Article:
00:10:10 And actually, he had the gifts arranged in shelves so that each time you went to visit him, you got to choose from a higher and higher shelf so that you — as you became an intimate friend, you finally made it to the top shelf, almost like at an amusement park. So at the beginning, I was just getting certificates that I'd flown on Air Force One, and then finally I got a scarf that had his name printed on it 500 times, until finally — this is an incredibly crazy story — I got to the top shelf after about a year-and-a-half, and he told me that he was so excited to give me this gift because it meant that we were very close friends.
00:10:37 And he loved it so much, too, because it meant that I would think of him every morning and every night when I opened this wonderful gift. And I opened it up, and inside was the largest electric toothbrush I'd ever seen in my life, with his picture on one side and the formal presidential seal on the other side. I thought, "Oh, my God, this man is right. I will think of him every morning and every night." But as I say, I think that need that he had, somehow — I would have gone back to see him. I didn't need gifts, but he felt almost like the gifts that he gave the country — the civil rights laws, the student loans, the poverty programs, Medicaid — were what would make the people love him in return.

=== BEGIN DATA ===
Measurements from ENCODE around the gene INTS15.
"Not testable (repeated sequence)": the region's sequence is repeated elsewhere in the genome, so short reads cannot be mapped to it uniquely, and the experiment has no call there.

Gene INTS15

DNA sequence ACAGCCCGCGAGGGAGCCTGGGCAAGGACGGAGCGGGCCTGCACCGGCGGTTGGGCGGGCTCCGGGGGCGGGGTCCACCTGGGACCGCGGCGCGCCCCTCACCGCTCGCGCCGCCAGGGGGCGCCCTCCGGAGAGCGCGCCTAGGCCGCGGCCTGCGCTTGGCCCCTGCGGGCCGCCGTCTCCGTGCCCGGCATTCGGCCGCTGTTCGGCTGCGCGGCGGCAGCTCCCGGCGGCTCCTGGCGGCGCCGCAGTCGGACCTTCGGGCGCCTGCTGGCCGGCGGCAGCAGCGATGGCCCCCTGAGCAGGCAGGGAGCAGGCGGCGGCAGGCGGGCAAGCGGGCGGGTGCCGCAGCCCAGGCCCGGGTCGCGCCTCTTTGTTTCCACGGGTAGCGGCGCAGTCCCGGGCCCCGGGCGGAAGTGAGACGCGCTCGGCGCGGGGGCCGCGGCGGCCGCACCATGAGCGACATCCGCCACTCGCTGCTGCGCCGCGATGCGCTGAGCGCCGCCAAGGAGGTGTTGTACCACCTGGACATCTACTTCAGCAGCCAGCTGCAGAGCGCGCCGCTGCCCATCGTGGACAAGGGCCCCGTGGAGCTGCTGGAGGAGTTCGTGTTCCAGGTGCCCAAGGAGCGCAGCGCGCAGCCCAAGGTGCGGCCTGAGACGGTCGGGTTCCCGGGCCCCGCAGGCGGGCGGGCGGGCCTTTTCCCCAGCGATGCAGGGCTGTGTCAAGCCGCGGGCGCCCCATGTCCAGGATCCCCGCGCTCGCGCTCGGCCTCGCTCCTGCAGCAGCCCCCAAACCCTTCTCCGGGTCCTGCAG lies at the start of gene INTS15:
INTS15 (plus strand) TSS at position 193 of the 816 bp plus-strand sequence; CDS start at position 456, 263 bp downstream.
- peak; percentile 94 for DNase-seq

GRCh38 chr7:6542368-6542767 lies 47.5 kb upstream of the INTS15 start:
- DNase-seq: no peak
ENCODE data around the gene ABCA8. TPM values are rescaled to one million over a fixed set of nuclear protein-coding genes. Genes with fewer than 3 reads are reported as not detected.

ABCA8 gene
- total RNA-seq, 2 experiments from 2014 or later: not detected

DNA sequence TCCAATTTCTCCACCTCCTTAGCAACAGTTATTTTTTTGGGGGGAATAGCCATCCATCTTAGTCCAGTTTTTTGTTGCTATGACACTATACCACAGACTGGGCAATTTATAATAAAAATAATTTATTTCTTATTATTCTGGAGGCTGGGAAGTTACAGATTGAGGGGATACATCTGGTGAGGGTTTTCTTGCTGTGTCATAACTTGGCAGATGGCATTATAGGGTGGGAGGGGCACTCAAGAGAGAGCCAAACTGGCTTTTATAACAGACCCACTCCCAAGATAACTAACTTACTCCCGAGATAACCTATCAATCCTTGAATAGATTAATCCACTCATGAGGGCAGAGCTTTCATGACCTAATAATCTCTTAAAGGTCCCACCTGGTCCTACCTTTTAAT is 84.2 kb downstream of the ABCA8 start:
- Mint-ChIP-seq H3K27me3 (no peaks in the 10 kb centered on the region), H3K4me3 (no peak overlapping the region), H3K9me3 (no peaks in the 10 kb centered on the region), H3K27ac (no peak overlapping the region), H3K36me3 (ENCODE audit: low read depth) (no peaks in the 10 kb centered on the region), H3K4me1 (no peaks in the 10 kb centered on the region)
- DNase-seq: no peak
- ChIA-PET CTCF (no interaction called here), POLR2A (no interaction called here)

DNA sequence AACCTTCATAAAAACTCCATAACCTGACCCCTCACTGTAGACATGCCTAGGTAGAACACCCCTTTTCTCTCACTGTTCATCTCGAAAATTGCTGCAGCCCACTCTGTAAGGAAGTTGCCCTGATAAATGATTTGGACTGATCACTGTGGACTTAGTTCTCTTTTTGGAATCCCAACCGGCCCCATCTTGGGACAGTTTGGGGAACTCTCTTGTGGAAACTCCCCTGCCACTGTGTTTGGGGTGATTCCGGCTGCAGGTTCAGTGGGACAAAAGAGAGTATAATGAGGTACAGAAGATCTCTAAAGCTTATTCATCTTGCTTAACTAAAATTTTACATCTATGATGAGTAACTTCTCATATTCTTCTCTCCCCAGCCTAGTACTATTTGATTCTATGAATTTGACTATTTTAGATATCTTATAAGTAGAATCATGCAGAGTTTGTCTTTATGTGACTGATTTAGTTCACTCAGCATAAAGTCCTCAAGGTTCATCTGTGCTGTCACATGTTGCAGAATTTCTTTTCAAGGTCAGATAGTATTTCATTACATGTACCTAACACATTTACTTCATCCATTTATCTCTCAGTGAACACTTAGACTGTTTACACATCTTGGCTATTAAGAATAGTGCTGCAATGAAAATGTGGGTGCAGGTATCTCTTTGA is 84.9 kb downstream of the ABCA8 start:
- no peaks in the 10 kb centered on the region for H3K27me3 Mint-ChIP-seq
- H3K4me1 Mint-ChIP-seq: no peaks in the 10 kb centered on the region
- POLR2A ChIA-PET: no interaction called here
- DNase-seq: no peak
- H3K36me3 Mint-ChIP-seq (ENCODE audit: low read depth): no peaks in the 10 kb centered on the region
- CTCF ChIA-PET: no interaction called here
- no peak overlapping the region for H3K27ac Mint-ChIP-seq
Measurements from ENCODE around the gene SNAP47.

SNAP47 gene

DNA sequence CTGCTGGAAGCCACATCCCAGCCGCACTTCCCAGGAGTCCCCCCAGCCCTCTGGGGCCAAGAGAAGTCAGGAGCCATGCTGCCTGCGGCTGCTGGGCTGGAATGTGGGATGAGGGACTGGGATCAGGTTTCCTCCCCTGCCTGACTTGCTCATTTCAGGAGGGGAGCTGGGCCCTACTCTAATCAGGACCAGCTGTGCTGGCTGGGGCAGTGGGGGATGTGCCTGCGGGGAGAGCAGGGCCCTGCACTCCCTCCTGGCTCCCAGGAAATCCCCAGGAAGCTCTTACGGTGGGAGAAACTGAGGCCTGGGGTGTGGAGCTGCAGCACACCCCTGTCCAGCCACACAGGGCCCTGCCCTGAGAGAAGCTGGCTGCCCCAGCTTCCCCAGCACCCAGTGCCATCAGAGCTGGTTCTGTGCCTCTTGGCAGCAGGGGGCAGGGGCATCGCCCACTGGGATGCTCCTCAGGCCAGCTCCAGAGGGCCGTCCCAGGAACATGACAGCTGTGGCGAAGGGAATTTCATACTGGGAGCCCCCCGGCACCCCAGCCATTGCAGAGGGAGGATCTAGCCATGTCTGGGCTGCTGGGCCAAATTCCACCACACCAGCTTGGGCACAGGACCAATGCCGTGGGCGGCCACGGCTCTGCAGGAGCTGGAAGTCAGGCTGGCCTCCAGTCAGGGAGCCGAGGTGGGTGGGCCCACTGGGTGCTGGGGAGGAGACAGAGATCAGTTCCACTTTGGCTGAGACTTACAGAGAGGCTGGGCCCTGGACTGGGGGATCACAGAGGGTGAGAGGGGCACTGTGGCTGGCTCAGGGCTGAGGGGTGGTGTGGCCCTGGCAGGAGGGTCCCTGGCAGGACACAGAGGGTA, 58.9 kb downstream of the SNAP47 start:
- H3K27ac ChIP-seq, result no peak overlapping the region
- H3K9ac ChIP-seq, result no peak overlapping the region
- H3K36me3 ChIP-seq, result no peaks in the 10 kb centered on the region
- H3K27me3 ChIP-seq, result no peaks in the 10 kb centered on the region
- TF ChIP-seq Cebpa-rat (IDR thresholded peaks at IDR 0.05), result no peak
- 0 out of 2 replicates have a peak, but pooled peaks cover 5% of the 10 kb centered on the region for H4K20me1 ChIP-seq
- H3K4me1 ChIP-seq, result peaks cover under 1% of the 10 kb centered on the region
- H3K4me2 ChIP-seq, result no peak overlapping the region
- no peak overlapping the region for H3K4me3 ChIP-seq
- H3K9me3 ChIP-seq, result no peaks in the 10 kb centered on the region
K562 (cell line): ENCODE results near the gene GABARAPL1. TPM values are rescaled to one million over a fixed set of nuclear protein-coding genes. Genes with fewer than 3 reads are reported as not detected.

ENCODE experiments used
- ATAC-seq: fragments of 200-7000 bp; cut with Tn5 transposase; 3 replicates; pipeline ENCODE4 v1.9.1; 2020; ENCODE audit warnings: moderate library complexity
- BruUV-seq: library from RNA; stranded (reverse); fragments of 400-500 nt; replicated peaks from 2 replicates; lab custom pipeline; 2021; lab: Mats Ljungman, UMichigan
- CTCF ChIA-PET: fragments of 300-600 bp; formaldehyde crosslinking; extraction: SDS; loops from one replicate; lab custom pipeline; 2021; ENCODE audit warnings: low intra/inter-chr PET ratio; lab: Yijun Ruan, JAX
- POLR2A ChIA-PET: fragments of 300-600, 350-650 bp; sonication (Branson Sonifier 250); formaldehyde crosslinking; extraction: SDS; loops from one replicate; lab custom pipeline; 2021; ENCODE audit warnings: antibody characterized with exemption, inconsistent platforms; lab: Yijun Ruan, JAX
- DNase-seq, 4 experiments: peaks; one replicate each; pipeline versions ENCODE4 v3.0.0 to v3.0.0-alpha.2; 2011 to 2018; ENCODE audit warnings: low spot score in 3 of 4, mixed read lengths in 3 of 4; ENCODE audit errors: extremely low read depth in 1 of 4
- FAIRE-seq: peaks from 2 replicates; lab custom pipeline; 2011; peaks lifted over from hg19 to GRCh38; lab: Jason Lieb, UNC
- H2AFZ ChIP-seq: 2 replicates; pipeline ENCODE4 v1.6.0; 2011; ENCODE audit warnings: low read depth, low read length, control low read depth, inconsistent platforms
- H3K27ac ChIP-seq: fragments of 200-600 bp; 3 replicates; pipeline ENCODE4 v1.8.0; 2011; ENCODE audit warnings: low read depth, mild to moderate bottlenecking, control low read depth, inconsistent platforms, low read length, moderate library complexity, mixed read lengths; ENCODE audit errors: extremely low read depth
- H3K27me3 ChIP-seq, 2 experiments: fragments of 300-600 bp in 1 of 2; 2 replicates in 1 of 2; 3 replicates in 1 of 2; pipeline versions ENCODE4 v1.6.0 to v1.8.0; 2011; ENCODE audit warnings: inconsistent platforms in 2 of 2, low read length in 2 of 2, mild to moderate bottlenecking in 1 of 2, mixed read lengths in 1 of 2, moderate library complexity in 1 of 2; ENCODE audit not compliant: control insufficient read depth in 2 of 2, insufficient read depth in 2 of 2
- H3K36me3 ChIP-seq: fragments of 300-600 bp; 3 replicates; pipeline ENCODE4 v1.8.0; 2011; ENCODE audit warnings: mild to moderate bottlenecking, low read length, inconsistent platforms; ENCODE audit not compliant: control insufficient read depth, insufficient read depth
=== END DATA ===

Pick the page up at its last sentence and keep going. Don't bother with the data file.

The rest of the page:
00:11:10 And I don't think it works that way. I think, as a president, you have to want respect. You can't look for love from the American people. You have to just do what you think is right. Some people will hate you, but others, in the long run, will respect you for what you've done.
00:11:30 In fact, not long before Lyndon Johnson died, he called me, and he said that he had this terrible feeling that no one was really going to remember him, and he had been reading Carl Sandburg's biography on Lincoln and trying to bring Lincoln to life, and he couldn't do it. And he said he now realized that maybe he would have been better off searching for his immortality through his children, and their children in turn, instead of through the fickleness of the American public, who were now preoccupied with Nixon, his successor. And I remember trying to tease him out of that and saying, "Oh, they'll always remember you. I'll put a question on every exam on you," because I was teaching this course on the presidency.